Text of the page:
Posted on Sunday, 12.27.09
Cuba and religion, 12 years later
BY MIRTA OJITO
Twelve years ago today — because of holiday deadlines I'm writing on
Tuesday, Dec. 22 — I wrote a Christmas story of sorts. The story was
about how, for the first time since 1969, the Cuban government had
announced that Christmas was back, in preparation for the visit of Pope
John Paul II to the island in mid-January of the following year, 1998.
“Here is this old, frail man, the leader of the church, who is going
through the trouble of going to their country, visiting with them,
listening to their troubles, that has to mean something to them,'' said
José “Pepe'' Prince, a sociologist from Queens who left Cuba in 1963
and had signed up to join the New York group that planned to travel to
the island for the Pope's visit. “I think this trip will be of
psychological and symbolic importance. And I don't want to miss the
opportunity to witness that.''
Some of the people mentioned in that story of jubilation and hope have
since died, including Prince and the Pope himself — now on the throes
of becoming sanctified by the Roman Catholic Church — but the Castro
brothers, of course, are still alive and very much in charge. Cubans are
indeed free to celebrate Christmas, to go to church, read religious
publications — there are about 40 circulating on the island now, I'm
told — and even to listen to religious leaders in the
But beyond that, what has changed?
When the Pope gave his first Mass in Cuba on Jan. 22 in Santa Clara, I
stood in the back of the barren field where several hundred people had
congregated to listen to his words. The audience was subdued and a woman
approached me to ask me if I knew who was selling oranges and for how
much. She had heard a rumor and was hunting for food while the Pope from
the pulpit criticized divorce and birth control.
The Cuban people still lack food, housing, and, oh yes, freedom. The new
big idea of the government to face its economic woes is to go back to
the bag of tricks from the past: five-year plans. Planificación —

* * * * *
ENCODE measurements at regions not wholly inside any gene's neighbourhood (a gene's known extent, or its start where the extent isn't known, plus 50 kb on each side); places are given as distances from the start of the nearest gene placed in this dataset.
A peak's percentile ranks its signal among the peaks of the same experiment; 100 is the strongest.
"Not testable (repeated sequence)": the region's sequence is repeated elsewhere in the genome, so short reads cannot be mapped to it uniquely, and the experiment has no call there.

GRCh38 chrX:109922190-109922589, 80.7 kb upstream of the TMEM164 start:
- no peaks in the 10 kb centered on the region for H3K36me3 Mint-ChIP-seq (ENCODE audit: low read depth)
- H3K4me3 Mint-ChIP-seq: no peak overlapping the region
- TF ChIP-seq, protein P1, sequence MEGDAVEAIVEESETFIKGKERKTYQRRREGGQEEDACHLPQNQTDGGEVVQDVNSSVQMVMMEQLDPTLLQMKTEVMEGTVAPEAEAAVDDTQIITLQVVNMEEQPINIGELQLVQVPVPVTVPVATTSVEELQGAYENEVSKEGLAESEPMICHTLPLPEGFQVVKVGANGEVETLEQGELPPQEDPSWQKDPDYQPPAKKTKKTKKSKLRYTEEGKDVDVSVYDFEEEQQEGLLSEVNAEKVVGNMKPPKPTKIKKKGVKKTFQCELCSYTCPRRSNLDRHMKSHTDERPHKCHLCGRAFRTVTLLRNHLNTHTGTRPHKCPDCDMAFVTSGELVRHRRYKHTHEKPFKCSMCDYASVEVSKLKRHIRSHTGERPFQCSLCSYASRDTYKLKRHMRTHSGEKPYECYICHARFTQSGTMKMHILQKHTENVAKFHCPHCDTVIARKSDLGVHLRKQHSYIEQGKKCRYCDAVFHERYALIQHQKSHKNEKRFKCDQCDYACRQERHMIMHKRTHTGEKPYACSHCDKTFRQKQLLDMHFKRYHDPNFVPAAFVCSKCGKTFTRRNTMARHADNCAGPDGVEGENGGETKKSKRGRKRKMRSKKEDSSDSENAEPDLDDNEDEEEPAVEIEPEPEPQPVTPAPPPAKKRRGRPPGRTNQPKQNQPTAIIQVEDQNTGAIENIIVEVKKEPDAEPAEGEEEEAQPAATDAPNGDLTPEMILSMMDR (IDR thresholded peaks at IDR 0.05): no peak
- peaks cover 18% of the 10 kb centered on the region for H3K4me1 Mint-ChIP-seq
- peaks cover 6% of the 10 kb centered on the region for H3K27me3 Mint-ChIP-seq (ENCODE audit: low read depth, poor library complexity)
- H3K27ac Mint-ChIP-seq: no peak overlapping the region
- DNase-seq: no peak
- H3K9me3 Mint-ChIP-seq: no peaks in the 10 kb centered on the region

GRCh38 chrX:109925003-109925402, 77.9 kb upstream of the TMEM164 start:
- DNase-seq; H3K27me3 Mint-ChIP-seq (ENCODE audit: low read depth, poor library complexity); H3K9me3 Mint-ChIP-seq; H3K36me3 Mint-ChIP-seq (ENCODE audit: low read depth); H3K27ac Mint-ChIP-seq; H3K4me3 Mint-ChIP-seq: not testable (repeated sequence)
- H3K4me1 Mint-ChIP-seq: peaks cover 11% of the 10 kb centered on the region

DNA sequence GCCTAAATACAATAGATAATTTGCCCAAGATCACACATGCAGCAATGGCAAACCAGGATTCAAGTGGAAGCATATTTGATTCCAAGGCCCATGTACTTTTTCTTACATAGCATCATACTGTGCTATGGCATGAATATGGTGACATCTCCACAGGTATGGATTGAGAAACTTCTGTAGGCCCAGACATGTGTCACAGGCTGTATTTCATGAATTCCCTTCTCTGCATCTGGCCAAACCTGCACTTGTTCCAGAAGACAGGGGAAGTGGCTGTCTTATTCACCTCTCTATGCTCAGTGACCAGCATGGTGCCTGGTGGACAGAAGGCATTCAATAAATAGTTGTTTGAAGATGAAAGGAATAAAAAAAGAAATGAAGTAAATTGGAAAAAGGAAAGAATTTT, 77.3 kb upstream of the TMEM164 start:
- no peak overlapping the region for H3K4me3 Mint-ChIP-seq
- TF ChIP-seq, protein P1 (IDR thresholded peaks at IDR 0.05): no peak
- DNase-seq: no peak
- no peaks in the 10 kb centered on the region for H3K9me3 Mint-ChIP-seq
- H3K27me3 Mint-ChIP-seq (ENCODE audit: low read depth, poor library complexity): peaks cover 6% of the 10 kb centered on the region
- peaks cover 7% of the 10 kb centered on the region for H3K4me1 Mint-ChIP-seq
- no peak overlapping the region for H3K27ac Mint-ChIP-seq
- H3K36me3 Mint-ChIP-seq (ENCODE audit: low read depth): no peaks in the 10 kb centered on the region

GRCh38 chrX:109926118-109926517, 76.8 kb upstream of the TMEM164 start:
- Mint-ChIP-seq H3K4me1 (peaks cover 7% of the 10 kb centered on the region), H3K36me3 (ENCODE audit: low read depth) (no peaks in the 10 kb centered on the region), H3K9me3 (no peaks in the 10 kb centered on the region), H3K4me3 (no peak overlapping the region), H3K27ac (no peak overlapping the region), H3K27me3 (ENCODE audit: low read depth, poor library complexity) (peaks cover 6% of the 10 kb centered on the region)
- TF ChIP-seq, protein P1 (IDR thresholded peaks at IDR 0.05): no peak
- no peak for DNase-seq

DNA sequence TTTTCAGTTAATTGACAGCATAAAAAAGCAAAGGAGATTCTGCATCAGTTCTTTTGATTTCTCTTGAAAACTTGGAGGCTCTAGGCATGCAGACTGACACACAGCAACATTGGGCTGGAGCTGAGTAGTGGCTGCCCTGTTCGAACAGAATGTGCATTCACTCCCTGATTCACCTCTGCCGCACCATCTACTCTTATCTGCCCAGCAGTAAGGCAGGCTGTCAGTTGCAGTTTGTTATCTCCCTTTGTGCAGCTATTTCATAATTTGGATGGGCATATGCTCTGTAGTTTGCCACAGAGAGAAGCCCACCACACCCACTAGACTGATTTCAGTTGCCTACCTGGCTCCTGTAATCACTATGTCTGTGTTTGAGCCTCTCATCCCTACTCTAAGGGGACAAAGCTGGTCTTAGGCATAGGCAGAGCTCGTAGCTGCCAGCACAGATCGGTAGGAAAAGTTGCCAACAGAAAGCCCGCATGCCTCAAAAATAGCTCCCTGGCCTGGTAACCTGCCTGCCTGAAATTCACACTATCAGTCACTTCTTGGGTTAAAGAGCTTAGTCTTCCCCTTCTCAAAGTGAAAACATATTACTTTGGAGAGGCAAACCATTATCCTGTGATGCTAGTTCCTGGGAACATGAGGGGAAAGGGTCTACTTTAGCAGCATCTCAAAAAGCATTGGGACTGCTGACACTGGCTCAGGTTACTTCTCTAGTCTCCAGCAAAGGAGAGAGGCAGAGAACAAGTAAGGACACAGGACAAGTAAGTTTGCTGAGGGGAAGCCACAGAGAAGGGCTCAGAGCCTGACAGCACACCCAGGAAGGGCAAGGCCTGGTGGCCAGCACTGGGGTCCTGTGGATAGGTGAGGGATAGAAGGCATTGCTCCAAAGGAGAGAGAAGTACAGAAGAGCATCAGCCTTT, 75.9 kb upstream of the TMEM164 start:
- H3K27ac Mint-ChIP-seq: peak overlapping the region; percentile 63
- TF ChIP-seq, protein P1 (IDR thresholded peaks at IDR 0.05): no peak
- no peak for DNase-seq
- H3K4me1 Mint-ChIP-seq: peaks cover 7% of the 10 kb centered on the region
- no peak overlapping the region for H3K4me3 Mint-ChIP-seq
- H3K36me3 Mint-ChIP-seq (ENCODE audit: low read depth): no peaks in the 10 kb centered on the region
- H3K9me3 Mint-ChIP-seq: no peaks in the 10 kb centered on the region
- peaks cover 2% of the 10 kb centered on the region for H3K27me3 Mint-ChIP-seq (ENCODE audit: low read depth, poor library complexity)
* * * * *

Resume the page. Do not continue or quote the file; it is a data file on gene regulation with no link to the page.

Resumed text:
planning — and proyección — projections — are again buzz words. The
United States is still the enemy. The embargo is still the culprit of
all (“The situation is worse given the unjust and counterproductive
U.S. embargo against Cuba, despite the initial hopes of change after
Barack Obama became president,'' concluded an editorial in Spain's El
País on Tuesday). And a couple of government thugs can still force two
people into an unmarked car and proceed to beat them up in the back seat
in the middle of Havana.
Yes, members of the clergy are allowed to visit prisoners and say Mass.
But there are still political prisoners in Cuba's jails. Yes, the church
is helping to feed people and contributes to the cultural and social
fabric of the country through a variety of programs that include
exercises, help to the elderly and even, in a modest scale, education.
Yes, members of the clergy are allowed to organize and join religious
processions, and to hold conferences and congresses, but it is all
controlled and subdued by the ever watchful government. It's like the
relationship between a parent and a toddler: you can walk alone, but
don't run, and even worse, don't dare cross the street or even get close
to the curbside.
Yet, María Cristina Herrera, a retired college professor who keeps close
ties with the Cuban church and follows the intricacies of its triumphs
and disappointments from her home in Coral Gables, remains convinced
that “Cuba has not been the same since the Pope's visit.''
“The church has left the walls of the temple and has placed itself
squarely with the people,'' Herrera said. “But not enough, not in the
way I know they would want to.''
The danger with such accommodation, Herrera said, is that the church may
compromise too much and back the government when it shouldn't in order
to keep the small space it's managed to carve out in the dozen years
since the Pope urged Cuba to open up to the world and urged the world to
open up to Cuba.
Curiously, both things have happened. Most people — except those in the
United States — have unrestricted access to Cuba as long as they can
pay a plane ticket. And the world — again with the exception of the
United States — has remained open and receptive to Cuba. And yet, it
hasn't been enough. Because in addition to some sort of breathing space,
a certain freedom to dissent, and a more liberal emigration policy, the
Cuban people need the legal and civic structures, common to all
functioning democracies, that would buffer and protect them against the
state. El derecho al pataleo, the right to complain, is not enough when
the individual has no one to turn to. It's like the proverbial tree
falling in a remote forest.
Many more trees would have to fall before the world notices the island
has been decimated.
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